Outbound testing and travel requirements
Most Caribbean island nations require guests to have a COVID-19 test upon arrival. Those that do, including Antigua and Barbuda, Sint Maarten, St. Barths and most of the islands detailed below, specify a polymerase chain reaction, or PCR, test that senses the genetic presence of the coronavirus.
For passengers flying from Miami to Jamaica or the Bahamas, American Airlines plans to begin testing at the Miami airport before departure, which will fulfill those destinations’ testing requirements (the exact implementation date has not been announced, though trial efforts began in October).
No matter where you go in the Caribbean, expect to provide contact information before or upon arrival, to help with contact tracing. Some islands require fees to cover testing (Anguilla's start at $300 a person); others mandate special medical insurance that covers infection while traveling.
More details on some popular islands’ requirements
The island officially reopened to visitors from the U.S. on July 10 but has restrictions for certain states. All U.S. residents must take a molecular COVID-19 test before traveling to Aruba. For residents of approved states, the test is also available at the Aruba airport for $75, but quarantining is required before the results arrive (it usually takes six to eight hours). All travelers must also purchase mandatory Aruba Visitors Insurance to cover them in case they develop the virus during their stay. The cost depends on the length of your visit and starts at $10 per person per day.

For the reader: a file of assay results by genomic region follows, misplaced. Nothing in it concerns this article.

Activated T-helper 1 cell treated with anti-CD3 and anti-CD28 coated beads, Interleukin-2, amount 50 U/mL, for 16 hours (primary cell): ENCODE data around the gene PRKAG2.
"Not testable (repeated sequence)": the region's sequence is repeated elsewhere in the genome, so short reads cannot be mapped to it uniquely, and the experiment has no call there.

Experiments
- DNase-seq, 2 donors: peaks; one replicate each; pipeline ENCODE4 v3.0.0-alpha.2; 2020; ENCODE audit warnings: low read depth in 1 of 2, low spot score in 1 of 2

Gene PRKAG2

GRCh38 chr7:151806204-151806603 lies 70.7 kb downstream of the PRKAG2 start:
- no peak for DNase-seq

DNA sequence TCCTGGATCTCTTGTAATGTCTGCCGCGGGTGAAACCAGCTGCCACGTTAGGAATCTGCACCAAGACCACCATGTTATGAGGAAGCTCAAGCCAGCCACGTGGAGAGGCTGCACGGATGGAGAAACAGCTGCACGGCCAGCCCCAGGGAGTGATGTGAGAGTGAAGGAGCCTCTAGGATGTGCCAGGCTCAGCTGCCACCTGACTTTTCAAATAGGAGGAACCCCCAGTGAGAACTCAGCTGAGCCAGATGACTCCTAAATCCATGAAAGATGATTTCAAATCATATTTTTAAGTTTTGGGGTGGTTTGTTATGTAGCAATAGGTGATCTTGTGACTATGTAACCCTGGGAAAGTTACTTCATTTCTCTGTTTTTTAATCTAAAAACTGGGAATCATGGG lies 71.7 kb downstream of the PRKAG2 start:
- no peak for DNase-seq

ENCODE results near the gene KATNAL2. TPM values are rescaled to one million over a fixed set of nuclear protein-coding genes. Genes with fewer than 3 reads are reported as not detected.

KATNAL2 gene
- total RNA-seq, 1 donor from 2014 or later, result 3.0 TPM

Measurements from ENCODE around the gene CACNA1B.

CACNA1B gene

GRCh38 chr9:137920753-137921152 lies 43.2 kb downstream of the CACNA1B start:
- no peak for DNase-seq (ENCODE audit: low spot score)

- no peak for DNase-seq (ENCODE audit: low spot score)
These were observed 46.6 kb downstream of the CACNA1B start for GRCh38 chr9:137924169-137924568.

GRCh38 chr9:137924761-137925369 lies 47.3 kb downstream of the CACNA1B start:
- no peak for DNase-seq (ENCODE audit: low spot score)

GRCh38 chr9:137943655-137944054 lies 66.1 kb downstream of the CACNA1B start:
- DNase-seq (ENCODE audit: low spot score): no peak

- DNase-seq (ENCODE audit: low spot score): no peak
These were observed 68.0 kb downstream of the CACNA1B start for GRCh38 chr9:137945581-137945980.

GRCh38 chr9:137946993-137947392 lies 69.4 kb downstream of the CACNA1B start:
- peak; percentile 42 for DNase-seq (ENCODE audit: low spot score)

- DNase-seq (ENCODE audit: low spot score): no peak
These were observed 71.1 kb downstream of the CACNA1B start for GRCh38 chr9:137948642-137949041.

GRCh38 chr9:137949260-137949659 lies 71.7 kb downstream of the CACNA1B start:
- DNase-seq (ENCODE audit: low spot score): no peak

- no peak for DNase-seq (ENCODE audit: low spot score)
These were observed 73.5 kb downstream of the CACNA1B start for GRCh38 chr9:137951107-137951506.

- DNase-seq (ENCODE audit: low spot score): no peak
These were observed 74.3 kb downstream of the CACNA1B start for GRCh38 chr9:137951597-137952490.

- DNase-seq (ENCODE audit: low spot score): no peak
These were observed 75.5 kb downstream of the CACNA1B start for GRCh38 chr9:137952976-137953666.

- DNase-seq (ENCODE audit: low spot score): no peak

New policies in effect since Nov. 1 no longer require visitors to quarantine; instead, they must take a COVID-19 test no more than five days before arrival and submit the results in order to obtain a visa from the site travel.gov.bs. Upon arrival, travelers will take a rapid antigen test, to be repeated four days later. (American Airlines will provide rapid antigen tests in Miami for Bahamas-bound travelers in place of the one normally required upon arrival.) Guests of the island will also need to fill out a daily online health questionnaire so their symptom status can be tracked throughout their visit. Starting Nov. 14, visitors will need to opt in to mandatory health insurance when applying for a Health Travel Visa ($40 or $60, depending on the length of your stay) that will cover them.